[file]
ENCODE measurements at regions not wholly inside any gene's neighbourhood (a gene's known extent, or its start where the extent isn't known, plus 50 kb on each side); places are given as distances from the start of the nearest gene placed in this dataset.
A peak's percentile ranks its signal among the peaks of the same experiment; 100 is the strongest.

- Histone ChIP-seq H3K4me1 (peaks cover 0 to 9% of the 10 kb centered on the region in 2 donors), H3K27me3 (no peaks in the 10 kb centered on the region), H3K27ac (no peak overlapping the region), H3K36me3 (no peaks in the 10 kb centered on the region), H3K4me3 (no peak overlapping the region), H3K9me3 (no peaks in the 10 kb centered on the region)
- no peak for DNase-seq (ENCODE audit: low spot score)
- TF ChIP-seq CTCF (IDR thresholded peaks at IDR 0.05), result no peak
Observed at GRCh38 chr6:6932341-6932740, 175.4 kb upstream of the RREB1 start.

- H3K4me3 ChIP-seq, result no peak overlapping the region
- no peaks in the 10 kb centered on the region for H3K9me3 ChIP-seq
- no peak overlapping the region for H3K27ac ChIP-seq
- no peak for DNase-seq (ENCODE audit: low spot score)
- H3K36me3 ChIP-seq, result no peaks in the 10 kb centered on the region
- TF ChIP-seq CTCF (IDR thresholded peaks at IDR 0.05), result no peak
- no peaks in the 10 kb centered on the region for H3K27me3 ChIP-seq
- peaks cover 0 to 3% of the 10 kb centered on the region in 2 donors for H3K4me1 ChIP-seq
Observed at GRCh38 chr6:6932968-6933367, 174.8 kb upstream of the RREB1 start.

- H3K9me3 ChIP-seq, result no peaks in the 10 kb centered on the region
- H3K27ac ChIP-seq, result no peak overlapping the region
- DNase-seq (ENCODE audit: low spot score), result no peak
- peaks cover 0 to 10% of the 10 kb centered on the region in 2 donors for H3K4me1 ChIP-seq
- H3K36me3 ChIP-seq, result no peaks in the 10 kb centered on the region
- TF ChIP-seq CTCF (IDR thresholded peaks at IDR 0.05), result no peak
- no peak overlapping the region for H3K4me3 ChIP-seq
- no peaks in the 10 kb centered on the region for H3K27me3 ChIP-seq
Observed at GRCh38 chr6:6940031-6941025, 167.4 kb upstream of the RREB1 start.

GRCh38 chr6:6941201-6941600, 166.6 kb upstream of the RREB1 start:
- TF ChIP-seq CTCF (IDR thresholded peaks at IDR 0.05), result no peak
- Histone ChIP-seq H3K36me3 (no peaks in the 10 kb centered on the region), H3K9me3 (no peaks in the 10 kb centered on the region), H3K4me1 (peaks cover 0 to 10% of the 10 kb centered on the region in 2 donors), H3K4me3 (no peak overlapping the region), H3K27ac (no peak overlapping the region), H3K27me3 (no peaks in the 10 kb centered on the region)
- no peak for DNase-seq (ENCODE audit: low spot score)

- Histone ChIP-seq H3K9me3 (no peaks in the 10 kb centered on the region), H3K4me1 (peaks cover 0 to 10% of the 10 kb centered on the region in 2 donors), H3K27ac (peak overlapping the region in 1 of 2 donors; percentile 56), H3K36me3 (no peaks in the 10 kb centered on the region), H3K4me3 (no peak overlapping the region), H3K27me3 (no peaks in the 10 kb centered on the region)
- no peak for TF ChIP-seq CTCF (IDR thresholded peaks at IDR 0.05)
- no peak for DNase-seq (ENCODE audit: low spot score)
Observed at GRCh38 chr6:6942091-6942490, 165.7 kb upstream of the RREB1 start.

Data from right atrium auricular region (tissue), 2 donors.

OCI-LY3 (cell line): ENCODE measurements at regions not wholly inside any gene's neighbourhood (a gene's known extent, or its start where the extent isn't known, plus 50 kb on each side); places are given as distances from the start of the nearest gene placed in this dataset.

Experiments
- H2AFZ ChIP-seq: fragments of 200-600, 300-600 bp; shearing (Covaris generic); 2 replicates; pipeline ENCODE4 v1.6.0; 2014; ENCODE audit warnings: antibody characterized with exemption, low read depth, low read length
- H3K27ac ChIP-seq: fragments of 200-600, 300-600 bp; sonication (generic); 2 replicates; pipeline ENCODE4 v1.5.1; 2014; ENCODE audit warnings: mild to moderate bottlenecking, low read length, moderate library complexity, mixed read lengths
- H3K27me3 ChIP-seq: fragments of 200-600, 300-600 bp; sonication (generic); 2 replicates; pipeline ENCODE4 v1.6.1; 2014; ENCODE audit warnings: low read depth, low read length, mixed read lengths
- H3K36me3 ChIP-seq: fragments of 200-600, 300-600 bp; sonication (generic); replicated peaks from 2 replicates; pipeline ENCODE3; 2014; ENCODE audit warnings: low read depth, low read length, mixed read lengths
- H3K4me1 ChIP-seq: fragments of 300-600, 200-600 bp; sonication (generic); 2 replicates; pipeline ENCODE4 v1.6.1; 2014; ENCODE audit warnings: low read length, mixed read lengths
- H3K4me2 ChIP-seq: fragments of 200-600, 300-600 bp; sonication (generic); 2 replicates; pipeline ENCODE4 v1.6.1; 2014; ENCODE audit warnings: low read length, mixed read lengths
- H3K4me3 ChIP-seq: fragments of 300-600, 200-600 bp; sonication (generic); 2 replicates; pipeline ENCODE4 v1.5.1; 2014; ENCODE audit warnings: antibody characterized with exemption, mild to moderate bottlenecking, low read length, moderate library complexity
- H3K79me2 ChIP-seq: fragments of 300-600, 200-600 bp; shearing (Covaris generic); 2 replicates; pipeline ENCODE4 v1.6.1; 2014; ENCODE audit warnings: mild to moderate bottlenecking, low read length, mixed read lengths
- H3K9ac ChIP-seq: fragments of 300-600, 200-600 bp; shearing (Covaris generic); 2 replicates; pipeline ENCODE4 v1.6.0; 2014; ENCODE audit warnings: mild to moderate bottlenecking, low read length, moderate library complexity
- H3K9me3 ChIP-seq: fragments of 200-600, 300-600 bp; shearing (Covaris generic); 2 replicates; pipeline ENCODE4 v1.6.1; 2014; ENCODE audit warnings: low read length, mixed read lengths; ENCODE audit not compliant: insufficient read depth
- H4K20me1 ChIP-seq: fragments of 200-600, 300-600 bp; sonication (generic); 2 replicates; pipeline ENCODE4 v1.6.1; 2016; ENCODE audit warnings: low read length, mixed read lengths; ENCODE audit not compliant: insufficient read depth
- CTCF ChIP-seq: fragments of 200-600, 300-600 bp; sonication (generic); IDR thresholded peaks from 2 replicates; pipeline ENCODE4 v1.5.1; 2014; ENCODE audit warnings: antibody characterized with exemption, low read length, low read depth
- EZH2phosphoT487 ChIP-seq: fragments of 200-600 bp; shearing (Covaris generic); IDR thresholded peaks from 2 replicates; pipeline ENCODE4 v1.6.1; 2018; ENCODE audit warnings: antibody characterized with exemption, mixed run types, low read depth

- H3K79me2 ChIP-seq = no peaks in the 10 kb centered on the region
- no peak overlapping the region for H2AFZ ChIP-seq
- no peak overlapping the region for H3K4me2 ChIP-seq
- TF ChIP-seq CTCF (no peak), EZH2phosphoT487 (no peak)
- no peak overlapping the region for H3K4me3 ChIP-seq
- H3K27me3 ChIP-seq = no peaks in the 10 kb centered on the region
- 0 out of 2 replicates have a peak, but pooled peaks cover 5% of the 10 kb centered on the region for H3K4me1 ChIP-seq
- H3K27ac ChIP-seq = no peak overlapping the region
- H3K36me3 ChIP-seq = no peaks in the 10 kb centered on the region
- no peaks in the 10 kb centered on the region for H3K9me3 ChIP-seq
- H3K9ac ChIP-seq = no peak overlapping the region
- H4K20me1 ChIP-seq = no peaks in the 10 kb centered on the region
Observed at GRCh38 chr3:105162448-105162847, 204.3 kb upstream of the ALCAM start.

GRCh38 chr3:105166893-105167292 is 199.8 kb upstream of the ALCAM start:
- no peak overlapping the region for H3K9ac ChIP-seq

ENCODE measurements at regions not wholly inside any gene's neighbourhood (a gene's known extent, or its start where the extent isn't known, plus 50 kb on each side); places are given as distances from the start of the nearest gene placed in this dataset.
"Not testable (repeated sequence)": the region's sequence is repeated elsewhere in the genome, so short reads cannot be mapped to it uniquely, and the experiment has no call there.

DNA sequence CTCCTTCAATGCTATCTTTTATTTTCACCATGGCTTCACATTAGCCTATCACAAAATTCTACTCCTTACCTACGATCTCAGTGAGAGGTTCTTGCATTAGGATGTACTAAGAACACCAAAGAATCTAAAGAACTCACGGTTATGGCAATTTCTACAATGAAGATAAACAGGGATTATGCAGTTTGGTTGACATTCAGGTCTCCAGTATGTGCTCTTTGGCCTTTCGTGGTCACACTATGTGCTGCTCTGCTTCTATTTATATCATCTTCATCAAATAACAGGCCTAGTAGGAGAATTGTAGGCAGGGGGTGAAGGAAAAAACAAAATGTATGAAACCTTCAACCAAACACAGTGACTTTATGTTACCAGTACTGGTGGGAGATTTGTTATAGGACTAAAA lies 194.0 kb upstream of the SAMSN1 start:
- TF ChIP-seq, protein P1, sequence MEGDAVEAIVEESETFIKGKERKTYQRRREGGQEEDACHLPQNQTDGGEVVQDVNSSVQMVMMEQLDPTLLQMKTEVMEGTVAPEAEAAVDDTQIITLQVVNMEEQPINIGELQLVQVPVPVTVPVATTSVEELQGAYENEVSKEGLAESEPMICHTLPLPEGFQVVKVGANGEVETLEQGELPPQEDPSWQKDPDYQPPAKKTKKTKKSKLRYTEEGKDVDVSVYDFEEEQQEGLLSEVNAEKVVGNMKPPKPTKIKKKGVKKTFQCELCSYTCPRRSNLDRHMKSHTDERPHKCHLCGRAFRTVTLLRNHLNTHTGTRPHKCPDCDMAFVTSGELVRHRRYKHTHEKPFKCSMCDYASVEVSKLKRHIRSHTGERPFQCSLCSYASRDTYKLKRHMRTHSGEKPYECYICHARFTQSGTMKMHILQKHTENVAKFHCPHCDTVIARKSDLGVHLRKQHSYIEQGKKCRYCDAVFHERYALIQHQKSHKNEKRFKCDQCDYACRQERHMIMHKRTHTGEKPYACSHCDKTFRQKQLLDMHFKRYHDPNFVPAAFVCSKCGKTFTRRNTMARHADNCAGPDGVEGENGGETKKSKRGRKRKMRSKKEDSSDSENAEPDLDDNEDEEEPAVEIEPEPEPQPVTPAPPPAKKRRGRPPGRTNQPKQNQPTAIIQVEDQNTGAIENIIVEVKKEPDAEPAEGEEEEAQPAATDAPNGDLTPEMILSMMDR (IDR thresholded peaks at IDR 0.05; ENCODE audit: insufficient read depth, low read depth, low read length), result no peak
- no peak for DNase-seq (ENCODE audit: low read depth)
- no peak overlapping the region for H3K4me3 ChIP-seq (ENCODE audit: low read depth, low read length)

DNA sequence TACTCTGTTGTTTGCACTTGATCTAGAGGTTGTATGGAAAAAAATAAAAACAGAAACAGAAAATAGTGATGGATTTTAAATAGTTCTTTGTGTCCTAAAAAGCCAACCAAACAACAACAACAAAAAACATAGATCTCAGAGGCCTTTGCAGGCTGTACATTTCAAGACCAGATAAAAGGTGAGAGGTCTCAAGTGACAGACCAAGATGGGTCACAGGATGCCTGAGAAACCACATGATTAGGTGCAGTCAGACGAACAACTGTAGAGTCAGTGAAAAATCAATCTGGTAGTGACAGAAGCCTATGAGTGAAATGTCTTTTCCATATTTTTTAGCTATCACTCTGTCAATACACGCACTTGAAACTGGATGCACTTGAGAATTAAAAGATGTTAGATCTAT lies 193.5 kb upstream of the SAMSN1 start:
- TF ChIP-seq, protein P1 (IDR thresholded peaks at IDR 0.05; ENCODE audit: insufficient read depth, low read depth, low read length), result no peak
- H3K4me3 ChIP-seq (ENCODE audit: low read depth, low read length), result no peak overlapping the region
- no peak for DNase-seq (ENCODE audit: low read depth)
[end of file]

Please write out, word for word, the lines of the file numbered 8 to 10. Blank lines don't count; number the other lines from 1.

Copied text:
- no peaks in the 10 kb centered on the region for H3K9me3 ChIP-seq
- no peak overlapping the region for H3K27ac ChIP-seq
- no peak for DNase-seq (ENCODE audit: low spot score)